TIME.com's Healthland recently ran a report documenting claims by TSA union representatives in Boston that exposure to radiation from full-body scanners could be responsible for a "cancer cluster" among airport security workers.
The Electronic Privacy Information Center (EPIC), has been thoroughly investigating the issue:
"In an email obtained by EPIC, a NIST official stated that the agency had not tested the scanners for safety and does not in fact do product testing. Rather NIST had merely measured the radiation dose from a single machine against the standard of what is considered acceptable. It had not done the rigorous product testing required to determine safety over time."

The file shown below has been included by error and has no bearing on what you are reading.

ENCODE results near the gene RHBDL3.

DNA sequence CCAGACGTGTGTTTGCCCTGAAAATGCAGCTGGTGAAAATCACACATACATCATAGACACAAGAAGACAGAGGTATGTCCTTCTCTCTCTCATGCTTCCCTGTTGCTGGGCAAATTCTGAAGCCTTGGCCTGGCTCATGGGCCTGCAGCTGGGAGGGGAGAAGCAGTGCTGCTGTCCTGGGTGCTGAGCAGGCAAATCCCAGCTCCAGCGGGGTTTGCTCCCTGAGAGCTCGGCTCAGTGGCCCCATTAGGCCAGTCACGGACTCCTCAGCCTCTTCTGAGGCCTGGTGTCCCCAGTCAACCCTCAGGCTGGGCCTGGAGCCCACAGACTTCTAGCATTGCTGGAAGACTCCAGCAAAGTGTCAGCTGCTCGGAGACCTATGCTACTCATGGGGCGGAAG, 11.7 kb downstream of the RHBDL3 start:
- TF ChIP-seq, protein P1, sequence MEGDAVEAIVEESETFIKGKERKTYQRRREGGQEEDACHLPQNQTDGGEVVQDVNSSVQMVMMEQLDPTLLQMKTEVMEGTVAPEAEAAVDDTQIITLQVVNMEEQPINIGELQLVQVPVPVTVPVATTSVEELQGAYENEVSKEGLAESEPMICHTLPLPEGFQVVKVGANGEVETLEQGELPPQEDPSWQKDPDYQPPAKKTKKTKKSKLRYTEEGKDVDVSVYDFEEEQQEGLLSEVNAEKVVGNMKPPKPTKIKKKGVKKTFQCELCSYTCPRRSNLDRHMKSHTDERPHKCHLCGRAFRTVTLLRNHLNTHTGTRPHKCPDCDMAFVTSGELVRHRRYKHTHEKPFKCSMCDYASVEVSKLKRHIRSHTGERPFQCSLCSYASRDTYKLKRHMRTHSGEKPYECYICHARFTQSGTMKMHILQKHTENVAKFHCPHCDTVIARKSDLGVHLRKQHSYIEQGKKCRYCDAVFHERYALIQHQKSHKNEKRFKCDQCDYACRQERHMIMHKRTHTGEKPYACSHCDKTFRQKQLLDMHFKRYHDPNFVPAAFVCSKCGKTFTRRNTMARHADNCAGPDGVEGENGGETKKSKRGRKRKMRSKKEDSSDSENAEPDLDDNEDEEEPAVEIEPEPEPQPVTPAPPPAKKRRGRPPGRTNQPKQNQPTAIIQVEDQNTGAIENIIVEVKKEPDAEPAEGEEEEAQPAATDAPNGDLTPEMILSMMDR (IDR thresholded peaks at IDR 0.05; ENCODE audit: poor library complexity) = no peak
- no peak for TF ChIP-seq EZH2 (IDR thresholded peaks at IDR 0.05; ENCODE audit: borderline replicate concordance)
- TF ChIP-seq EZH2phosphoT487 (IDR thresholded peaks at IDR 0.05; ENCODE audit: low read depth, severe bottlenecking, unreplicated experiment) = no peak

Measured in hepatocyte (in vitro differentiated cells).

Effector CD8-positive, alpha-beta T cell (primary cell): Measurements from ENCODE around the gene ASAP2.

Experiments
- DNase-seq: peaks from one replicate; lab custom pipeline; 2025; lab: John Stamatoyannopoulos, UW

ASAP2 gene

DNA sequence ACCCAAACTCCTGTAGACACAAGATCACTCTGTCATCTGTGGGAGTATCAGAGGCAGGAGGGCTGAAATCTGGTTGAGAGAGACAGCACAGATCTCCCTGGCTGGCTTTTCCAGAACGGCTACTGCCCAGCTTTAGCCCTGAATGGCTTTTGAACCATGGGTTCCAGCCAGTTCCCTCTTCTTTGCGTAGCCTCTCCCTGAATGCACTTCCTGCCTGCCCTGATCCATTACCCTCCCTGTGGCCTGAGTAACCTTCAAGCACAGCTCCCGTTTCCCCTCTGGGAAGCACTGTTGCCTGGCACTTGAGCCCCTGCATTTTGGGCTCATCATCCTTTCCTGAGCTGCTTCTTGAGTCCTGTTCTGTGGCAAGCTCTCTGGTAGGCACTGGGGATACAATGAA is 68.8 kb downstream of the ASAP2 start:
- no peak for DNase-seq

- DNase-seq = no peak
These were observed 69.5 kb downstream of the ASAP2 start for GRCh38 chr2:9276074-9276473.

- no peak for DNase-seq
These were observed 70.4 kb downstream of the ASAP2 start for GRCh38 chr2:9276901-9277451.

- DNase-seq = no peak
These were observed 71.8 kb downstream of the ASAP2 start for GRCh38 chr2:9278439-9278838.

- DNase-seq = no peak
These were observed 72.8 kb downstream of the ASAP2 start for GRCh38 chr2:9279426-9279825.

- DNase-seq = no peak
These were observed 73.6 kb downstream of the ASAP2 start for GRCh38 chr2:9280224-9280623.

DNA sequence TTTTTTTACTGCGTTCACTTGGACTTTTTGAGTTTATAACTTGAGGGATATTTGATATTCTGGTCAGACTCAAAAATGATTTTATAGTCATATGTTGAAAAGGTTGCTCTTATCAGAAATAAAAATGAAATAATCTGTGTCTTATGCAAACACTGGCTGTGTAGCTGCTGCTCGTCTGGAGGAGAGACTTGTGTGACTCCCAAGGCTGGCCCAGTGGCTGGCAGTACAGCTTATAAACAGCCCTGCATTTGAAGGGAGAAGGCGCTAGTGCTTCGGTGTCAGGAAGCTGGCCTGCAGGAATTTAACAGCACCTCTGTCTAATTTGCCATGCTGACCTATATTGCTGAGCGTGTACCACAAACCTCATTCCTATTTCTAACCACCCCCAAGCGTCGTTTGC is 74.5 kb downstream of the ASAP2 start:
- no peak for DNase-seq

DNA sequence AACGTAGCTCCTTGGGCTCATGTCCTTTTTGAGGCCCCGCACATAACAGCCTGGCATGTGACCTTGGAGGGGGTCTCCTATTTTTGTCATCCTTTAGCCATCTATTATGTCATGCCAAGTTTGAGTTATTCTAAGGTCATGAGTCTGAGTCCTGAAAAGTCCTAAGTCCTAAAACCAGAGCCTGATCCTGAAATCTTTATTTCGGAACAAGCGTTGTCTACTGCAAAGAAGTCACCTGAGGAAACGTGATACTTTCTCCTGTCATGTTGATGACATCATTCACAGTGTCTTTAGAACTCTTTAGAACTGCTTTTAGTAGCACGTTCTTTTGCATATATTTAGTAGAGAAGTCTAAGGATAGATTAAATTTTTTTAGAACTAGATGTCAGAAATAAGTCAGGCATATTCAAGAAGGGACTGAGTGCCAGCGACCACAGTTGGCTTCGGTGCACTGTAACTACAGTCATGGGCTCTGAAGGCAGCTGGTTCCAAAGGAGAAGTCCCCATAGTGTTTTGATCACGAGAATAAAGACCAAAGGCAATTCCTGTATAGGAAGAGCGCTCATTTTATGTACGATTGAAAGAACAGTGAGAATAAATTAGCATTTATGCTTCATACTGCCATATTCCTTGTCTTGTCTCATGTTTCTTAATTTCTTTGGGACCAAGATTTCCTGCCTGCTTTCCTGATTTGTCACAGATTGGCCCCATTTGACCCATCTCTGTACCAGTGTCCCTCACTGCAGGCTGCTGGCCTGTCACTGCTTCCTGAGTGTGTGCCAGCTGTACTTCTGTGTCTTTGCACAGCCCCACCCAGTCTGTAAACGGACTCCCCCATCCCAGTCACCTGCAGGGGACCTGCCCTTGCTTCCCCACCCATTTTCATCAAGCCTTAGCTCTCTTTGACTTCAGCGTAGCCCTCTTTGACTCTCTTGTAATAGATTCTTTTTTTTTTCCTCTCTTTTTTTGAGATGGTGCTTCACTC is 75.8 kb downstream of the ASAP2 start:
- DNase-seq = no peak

"Although TSA union reps at Boston's Logan Airport asked that the agency allow its screeners to wear radiation-monitoring devices, the TSA has yet to provide the dosimeters, EPIC said. Meanwhile, another document obtained by EPIC shows that NIST recommends that TSA screeners avoid standing next to the scanners whenever possible, and a Johns Hopkins University study finds that radiation zones around body scanners could potentially exceed the "General Public Dose Limit."